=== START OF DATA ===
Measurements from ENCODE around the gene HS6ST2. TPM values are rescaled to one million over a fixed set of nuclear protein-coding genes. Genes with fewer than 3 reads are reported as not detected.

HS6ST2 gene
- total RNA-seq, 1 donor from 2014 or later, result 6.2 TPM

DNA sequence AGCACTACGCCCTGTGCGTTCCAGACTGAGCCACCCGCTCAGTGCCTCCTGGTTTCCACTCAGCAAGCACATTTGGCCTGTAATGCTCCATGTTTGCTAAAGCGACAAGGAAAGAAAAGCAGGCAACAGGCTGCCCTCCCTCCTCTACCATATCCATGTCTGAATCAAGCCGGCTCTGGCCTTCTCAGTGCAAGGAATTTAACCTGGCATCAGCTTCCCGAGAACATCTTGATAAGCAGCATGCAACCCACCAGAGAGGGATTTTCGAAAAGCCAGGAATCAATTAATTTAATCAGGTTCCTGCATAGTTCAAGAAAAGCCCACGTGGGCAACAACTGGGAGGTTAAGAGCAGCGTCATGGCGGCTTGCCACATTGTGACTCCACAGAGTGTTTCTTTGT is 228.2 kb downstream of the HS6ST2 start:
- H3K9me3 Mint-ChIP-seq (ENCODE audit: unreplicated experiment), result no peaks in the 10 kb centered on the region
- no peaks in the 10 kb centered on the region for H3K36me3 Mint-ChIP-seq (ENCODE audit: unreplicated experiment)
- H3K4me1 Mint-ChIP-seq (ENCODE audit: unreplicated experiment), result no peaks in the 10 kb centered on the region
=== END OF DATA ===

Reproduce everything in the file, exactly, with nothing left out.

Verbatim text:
Measurements from ENCODE around the gene HS6ST2. TPM values are rescaled to one million over a fixed set of nuclear protein-coding genes. Genes with fewer than 3 reads are reported as not detected.

HS6ST2 gene
- total RNA-seq, 1 donor from 2014 or later, result 6.2 TPM

DNA sequence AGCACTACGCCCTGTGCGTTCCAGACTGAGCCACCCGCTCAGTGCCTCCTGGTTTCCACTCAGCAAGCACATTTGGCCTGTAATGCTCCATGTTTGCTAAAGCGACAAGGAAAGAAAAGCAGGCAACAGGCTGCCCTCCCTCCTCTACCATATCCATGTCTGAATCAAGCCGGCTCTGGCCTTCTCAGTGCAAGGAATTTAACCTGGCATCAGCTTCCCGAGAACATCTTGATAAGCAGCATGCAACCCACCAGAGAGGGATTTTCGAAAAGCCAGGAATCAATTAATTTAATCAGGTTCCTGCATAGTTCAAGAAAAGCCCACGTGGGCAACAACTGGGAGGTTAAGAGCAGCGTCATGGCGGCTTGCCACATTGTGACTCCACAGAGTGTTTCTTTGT is 228.2 kb downstream of the HS6ST2 start:
- H3K9me3 Mint-ChIP-seq (ENCODE audit: unreplicated experiment), result no peaks in the 10 kb centered on the region
- no peaks in the 10 kb centered on the region for H3K36me3 Mint-ChIP-seq (ENCODE audit: unreplicated experiment)
- H3K4me1 Mint-ChIP-seq (ENCODE audit: unreplicated experiment), result no peaks in the 10 kb centered on the region